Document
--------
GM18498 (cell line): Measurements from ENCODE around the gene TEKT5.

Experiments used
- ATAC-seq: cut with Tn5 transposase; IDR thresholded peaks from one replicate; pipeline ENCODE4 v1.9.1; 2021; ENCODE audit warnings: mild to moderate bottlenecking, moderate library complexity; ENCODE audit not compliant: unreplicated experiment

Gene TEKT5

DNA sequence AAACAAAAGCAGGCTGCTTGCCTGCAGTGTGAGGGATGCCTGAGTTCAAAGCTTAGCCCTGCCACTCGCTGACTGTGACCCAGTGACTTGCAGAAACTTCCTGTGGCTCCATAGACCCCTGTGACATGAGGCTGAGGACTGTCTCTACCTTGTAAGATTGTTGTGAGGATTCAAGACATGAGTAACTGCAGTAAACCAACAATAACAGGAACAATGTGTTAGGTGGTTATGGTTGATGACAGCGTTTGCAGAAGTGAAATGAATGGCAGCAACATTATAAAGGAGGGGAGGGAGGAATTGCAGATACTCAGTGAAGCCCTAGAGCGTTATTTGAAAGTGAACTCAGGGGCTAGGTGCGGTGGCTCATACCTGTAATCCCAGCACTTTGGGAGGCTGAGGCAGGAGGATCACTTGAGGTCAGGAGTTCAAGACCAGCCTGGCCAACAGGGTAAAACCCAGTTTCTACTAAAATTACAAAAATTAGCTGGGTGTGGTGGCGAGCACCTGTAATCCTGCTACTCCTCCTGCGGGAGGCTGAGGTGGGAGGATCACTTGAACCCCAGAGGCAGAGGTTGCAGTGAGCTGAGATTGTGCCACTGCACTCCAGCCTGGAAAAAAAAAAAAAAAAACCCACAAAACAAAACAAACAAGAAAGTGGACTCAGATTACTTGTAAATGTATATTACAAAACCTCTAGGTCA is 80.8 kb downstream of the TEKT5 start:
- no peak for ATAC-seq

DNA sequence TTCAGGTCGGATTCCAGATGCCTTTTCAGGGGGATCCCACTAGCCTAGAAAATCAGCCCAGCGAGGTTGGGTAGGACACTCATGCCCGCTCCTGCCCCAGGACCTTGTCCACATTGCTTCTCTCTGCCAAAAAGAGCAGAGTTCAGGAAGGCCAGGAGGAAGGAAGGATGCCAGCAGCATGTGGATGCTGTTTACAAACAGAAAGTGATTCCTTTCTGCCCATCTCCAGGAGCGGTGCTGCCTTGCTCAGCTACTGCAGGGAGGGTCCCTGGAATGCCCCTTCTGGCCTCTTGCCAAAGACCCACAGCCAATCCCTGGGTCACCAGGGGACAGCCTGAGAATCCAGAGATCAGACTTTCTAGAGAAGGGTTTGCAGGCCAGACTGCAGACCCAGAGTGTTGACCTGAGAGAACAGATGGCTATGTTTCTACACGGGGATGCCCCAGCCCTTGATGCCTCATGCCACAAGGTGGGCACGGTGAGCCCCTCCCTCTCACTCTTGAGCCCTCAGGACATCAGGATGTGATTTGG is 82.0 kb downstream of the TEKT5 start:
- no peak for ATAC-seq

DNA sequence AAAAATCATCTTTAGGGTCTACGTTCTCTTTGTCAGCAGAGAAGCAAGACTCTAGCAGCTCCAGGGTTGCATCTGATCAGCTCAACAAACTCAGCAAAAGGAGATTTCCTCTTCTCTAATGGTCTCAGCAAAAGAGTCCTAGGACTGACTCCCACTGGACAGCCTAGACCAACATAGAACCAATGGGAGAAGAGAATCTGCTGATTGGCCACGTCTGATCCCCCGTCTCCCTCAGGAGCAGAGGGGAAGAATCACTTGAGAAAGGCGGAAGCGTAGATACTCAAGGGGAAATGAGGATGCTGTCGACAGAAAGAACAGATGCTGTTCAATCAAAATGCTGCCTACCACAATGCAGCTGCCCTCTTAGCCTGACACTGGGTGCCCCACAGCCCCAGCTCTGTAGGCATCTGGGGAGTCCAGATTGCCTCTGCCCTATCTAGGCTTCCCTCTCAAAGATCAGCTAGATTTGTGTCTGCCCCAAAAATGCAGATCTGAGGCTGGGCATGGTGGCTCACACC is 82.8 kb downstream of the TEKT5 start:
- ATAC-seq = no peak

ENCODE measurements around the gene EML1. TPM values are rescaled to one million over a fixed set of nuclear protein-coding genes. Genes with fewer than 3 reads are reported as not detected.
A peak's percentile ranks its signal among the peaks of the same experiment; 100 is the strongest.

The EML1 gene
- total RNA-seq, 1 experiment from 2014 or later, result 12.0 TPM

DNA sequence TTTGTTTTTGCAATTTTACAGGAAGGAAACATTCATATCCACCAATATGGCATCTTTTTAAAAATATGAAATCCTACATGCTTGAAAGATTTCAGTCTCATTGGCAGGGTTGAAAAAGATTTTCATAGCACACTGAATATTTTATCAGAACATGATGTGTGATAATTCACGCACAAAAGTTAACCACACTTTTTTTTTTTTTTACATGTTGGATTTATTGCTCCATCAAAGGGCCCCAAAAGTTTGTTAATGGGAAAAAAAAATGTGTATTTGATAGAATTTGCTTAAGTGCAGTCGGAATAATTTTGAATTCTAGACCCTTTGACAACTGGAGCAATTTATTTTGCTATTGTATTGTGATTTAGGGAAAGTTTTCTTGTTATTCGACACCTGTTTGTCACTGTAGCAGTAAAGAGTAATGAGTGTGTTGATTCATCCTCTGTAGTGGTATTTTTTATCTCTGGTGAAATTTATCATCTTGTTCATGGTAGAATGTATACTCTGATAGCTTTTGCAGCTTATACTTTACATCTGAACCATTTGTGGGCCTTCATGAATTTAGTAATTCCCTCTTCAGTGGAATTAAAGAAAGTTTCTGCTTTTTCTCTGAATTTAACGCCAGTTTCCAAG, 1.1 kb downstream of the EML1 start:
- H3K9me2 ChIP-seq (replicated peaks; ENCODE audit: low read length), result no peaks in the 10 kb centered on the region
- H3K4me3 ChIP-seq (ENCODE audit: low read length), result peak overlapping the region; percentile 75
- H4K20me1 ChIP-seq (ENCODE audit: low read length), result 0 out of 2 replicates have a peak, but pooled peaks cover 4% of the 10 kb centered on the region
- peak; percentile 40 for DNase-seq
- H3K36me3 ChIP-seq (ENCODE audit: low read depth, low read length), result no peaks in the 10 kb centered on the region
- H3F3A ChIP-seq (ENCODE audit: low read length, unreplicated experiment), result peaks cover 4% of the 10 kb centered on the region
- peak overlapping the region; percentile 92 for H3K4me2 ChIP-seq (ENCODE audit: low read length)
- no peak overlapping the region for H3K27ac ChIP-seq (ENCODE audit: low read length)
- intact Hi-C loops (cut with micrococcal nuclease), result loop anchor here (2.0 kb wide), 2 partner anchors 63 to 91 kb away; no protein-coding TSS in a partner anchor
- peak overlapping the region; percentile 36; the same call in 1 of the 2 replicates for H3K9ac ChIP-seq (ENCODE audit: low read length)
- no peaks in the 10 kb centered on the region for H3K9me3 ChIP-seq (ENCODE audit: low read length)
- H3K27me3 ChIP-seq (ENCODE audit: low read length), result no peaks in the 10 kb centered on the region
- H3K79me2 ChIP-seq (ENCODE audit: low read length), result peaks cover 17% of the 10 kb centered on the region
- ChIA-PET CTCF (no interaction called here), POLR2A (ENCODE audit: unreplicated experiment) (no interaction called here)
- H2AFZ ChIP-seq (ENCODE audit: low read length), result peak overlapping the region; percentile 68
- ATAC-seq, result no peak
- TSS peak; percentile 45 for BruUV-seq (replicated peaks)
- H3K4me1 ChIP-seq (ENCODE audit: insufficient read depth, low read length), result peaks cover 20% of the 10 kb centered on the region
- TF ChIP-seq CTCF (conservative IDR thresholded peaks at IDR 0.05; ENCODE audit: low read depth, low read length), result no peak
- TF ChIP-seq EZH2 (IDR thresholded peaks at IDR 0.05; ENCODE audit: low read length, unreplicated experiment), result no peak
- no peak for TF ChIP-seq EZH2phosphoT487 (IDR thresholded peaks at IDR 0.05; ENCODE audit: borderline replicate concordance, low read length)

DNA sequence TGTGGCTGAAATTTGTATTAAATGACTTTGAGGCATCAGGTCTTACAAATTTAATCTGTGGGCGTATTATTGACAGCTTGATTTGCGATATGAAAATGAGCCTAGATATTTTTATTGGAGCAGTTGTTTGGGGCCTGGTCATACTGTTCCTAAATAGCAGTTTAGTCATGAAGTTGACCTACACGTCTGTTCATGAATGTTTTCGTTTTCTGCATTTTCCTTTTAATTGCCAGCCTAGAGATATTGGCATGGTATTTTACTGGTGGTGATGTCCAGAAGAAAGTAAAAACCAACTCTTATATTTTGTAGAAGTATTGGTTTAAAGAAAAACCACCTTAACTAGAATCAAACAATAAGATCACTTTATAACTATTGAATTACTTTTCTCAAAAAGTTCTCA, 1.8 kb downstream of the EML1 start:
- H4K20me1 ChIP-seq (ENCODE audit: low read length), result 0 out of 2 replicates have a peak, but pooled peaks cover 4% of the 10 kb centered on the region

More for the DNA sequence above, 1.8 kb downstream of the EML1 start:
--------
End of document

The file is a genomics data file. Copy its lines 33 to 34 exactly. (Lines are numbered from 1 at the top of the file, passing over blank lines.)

- H3K4me1 ChIP-seq (ENCODE audit: insufficient read depth, low read length), result peaks cover 20% of the 10 kb centered on the region
- TF ChIP-seq CTCF (conservative IDR thresholded peaks at IDR 0.05; ENCODE audit: low read depth, low read length), result no peak